Global sports brand PUMA and Lola Plaku, music industry power player and Lola Media Group CEO released her exclusive PUMA Nova GRL PWR sneaker on January 18th. The pack is available for purchase on PUMA.com and in select stores worldwide. This is Lola’s first sneaker release as part of PUMA’s Co-Creative platform. “Lola is known for spearheading a mission to empower young women, and this partnership pays tribute to her efforts with a Nova sneaker pack aptly titled GRL PWR,” says Yassine Saidi, PUMA’s Senior Head of Select. “Lola inspires others to create change and push culture forward, making her the perfect co-creator of the new Nova.”
Lola talked with RESPECT Mag about her experiences as a woman who wants to empower other women through the ‘GRL Power’ pack and many other things. She explains the meaning behind ‘GRL PWR’ and why it’s important to continue to empower young women. We also got a chance to speak about her GIRL CONNECTED mentorship program, which pairs aspiring female professionals with her industry colleagues to learn the various aspects of the music business (A&R, creative, marketing, etc.) The full GIRL CONNECTED program will launch later this year. In March, Lola will release her second PUMA Nova iteration and will also be a featured speaker at the annual SXSW Conference in Austin, Texas.
The ‘GRL Power’ pack is designed by Lola, has a bold, 90’s inspired silhouette, rendered with a slim mesh upper with leather overlays and vibrant color blocking. Lola chose distinct color palettes for the sneaker, dropping in two colorways, Black–Surf the Web and Peach Bud–Pearl Blush. Featuring GRL PWR branding on the heel tab, with a lace closure system to finish out the unique sneaker.
Get into our interview below.
How did you feel when Puma reached out to you for the collaboration?
It was incredible. Me and the head of select, Yassine Saidi at Puma are friends and we have been talking about creative things outside of just fashion and people in the creative space for a long time. I think the collaboration with The Weeknd had already come out and a other Puma collabos. We had been talking about just how impactful creatives are and being culture forward not just in the fashion space but in the music space, digital arts things of that nature. Doing marketing, management and working with artist I kinda have to be around people like that alot. I was always the person to reach-out and ask do you know this person or this amazing photographer or this amazing choreographer or stylist or this model. The people behind-the-scenes really know everyone because they’re connected.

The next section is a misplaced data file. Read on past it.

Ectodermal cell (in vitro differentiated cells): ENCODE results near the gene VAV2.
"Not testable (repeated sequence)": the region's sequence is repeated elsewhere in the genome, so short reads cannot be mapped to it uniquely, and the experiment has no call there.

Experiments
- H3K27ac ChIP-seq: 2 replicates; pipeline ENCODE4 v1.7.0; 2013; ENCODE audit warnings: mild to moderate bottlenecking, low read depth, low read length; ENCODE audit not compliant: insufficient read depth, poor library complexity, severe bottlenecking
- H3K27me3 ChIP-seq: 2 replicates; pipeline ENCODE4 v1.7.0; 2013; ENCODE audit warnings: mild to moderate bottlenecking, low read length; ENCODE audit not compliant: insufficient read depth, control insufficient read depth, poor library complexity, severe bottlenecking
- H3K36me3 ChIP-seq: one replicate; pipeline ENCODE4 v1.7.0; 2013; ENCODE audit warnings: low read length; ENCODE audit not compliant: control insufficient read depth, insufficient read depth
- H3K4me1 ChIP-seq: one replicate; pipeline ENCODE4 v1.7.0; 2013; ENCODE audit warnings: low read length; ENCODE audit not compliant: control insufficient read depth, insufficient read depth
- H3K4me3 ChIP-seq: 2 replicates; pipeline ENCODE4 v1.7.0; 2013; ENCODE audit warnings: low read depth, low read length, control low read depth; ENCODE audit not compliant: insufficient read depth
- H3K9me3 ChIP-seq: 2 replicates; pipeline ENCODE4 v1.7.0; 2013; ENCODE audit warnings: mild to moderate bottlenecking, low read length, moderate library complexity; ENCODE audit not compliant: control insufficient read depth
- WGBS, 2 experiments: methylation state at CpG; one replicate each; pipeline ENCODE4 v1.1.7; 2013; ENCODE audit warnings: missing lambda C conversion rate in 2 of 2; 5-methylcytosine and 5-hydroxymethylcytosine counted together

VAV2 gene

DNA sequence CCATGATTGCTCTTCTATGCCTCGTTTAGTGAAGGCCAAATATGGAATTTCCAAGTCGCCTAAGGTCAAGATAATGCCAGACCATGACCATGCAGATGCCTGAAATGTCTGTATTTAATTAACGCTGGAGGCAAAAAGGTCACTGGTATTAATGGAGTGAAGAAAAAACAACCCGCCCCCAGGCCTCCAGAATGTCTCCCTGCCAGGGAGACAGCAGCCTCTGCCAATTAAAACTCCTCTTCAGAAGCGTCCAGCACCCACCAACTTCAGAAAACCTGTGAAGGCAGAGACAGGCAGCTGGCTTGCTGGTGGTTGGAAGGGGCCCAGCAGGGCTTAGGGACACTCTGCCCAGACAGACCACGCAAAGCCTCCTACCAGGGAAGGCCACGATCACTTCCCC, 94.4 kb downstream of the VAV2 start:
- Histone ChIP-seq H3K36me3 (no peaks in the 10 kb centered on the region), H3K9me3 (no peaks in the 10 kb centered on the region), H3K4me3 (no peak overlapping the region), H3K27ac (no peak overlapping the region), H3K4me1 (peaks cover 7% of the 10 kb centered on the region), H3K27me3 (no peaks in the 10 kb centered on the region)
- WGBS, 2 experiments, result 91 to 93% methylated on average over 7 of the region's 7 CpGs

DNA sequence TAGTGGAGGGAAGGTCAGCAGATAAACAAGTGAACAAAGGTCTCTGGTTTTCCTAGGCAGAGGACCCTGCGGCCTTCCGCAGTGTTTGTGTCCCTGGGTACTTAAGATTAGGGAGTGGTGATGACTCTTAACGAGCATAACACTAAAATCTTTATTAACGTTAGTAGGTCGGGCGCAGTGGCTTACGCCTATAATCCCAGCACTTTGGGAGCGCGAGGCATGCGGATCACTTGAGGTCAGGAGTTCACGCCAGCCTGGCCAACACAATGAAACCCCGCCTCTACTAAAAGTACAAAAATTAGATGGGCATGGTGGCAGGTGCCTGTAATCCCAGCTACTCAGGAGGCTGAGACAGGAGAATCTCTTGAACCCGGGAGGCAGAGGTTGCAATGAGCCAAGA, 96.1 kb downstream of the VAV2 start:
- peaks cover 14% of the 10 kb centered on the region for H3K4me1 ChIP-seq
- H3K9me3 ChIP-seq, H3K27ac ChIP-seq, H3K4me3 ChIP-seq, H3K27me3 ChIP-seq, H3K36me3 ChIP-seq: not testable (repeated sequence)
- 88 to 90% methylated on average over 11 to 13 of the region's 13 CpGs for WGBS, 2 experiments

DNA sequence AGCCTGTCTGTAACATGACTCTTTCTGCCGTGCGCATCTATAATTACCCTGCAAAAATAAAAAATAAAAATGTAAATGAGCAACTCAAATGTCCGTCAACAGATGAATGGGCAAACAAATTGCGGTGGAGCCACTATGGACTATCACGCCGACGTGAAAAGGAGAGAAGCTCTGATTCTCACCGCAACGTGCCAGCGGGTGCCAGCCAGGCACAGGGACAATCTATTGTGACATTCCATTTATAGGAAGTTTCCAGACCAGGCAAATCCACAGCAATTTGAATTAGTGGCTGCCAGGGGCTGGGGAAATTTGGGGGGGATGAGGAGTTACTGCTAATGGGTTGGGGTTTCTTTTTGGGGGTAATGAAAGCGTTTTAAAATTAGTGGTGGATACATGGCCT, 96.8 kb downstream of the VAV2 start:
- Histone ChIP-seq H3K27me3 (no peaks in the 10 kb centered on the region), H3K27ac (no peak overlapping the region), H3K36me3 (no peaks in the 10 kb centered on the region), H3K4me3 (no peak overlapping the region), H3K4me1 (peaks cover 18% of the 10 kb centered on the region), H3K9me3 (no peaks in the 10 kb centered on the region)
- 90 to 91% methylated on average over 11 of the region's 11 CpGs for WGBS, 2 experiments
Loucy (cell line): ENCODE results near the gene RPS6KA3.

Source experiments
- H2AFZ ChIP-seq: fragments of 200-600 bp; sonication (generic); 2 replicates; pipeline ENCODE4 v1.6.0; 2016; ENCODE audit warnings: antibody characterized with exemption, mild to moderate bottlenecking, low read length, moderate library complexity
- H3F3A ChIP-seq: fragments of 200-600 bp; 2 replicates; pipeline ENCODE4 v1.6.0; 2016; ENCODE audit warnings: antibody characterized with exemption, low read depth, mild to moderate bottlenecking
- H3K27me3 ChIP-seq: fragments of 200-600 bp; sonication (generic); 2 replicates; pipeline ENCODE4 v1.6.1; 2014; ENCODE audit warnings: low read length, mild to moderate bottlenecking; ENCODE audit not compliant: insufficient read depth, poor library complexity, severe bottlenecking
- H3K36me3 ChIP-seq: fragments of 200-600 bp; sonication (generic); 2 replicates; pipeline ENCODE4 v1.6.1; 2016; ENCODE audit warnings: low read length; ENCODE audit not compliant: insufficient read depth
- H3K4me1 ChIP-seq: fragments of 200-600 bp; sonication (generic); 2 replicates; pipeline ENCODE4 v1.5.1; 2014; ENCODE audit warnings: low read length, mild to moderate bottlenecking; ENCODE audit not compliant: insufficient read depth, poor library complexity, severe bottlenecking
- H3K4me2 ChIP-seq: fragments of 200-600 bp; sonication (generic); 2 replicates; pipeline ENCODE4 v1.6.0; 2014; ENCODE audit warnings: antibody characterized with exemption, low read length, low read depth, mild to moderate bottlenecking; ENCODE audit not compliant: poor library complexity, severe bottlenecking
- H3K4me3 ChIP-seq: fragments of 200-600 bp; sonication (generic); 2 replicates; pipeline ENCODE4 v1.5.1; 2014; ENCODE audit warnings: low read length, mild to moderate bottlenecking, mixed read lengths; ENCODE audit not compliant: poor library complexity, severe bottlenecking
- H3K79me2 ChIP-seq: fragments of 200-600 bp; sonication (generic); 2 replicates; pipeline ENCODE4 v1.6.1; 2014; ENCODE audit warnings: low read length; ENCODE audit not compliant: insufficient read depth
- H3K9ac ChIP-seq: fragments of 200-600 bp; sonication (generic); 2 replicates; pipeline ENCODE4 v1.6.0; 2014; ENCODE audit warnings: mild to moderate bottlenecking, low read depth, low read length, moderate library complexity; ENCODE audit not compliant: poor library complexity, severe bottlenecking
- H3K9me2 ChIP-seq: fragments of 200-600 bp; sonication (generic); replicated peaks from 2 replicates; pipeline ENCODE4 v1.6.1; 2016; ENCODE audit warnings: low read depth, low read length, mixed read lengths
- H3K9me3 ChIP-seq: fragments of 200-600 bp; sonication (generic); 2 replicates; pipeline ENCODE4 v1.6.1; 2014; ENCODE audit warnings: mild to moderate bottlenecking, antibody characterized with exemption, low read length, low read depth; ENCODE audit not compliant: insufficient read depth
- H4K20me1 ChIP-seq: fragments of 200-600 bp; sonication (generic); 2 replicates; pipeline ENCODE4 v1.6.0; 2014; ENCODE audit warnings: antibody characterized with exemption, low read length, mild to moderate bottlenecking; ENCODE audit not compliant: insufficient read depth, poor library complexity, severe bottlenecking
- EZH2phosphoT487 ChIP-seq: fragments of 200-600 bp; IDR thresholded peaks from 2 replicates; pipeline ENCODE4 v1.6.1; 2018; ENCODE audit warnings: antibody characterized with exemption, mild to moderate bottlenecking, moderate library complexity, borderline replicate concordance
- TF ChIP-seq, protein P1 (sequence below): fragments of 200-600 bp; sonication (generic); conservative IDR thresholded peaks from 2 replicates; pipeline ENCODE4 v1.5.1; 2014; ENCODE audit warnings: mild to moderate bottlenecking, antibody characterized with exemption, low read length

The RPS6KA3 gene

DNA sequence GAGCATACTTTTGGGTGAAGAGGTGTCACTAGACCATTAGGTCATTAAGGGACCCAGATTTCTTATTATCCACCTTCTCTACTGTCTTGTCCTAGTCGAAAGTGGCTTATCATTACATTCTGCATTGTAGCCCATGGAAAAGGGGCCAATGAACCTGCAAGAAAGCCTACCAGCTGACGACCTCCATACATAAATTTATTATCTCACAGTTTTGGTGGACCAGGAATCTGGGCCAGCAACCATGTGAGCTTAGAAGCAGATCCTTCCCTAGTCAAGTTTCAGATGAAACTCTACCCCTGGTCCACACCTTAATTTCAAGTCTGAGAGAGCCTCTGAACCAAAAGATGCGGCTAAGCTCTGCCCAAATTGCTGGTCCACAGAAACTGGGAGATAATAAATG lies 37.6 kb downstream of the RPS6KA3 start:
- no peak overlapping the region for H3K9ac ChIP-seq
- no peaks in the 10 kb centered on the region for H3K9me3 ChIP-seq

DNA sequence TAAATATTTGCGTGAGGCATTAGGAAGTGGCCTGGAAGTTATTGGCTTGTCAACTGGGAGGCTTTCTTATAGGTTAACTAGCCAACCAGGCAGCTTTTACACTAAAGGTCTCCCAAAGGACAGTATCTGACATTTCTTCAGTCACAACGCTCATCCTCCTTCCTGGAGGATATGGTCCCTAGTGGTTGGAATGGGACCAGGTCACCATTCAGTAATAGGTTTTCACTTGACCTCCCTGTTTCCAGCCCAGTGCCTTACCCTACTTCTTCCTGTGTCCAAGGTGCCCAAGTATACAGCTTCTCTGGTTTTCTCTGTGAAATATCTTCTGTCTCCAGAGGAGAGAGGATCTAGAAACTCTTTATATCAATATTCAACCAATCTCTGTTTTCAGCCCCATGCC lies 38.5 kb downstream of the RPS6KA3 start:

Me and him spoke about that very often and the influence that creatives have and when he said I have this great idea I’m thinking of involving creative people on collaborating with Puma not as a collaboration but mostly as a co-creative. You come in and help with the design, the shoe of the campaign and everything and It was amazing. I don’t like being at the forefront of things. I love creating. So to have that opportunity where I don’t have to be the one to be selling the shoe in a sense, it’s not a Lola shoe it is a Lola directed or creative shoe and that’s amazing. Giving me an opportunity that other brands are probably not thinking of giving to people like me.
How was it working with Puma on your first sneaker release under the co-creative platform?
It was amazing. I’m very hands on with everything and they gave me wide range to do everything I needed to do. There was no “this doesn’t fall in line with our vision” or “this doesn’t fall in line with our creative platform”. I used two photographers, one is Jaylin Jackson from Atlanta he’s super young and a cancer survivor. Literally when I created the campaign mood-board I found his photos, It was exactly what I wanted to do. The other photographer for the campaign, is out of L.A, Ro. Lexx, she’s super cool. I had worked with her several times before. Everything was my decision, the models were my decision, where I styled it, where I shot it. It was just very easy-going. It was amazing to work with a brand that wasn’t like “no you’re not going to use these people” and they were very accommodating in a sense that If I needed help or if I couldn’t get any models for this or I need to use x,y,z for this they were really forthcoming in trying to accommodate me. So It was awesome.
What does the pack title, GRL PWR mean to you and women empowerment?
I think “GRL PWR” is women recognizing other women and offering opportunities to other women. It’s the idea that everybody is incredible and everybody can do anything that they want to do without conforming to any single one identity. I love the idea, I find so many inspiring, young women that work in the music business and work in the creative world that don’t always get recognition for what they do. They’re behind-the-scenes they’re the ones who push the buttons, the ones who create the spreadsheet and make s*** happen. Alot of the times the recognition doesn’t really go to them. There are articles and powerful lists where women only compromise a small percentage compared to men.